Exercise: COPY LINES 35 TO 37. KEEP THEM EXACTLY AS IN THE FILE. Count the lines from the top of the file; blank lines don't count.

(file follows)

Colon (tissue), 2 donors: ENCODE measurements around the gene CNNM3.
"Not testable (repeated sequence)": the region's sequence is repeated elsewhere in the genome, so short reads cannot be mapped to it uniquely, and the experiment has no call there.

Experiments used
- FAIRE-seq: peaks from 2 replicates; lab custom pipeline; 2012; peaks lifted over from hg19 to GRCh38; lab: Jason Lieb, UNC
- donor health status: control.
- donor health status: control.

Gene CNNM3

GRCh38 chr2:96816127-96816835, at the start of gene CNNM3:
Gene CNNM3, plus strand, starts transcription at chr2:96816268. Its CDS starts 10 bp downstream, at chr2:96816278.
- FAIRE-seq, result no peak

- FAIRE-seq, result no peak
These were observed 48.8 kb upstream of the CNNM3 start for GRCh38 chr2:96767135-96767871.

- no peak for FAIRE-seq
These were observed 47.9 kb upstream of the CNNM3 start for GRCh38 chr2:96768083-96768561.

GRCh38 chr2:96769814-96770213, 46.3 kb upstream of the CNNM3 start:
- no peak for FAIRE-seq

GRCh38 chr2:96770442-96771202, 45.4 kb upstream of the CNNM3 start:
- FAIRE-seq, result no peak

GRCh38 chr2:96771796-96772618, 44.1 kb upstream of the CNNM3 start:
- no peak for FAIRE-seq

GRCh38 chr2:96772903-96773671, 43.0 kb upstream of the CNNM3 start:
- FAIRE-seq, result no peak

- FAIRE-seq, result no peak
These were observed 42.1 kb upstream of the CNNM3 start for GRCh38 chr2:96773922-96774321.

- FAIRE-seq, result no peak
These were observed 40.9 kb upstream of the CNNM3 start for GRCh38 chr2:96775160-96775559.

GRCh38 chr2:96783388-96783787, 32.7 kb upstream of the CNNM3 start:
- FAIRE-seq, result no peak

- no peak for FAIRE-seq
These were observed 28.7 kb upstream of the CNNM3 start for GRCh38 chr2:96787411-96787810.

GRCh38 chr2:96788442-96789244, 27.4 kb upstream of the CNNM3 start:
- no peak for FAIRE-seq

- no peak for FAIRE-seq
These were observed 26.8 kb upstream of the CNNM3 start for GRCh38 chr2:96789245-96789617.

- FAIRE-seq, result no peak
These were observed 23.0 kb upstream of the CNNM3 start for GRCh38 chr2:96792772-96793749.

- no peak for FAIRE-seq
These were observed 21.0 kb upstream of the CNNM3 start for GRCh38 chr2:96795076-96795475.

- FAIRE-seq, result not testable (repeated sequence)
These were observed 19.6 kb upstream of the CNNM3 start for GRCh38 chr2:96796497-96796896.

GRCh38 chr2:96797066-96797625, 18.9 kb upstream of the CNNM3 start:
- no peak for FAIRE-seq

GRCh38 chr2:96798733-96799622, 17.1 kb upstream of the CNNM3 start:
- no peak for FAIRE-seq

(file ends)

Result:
- FAIRE-seq, result no peak
These were observed 23.0 kb upstream of the CNNM3 start for GRCh38 chr2:96792772-96793749.

- no peak for FAIRE-seq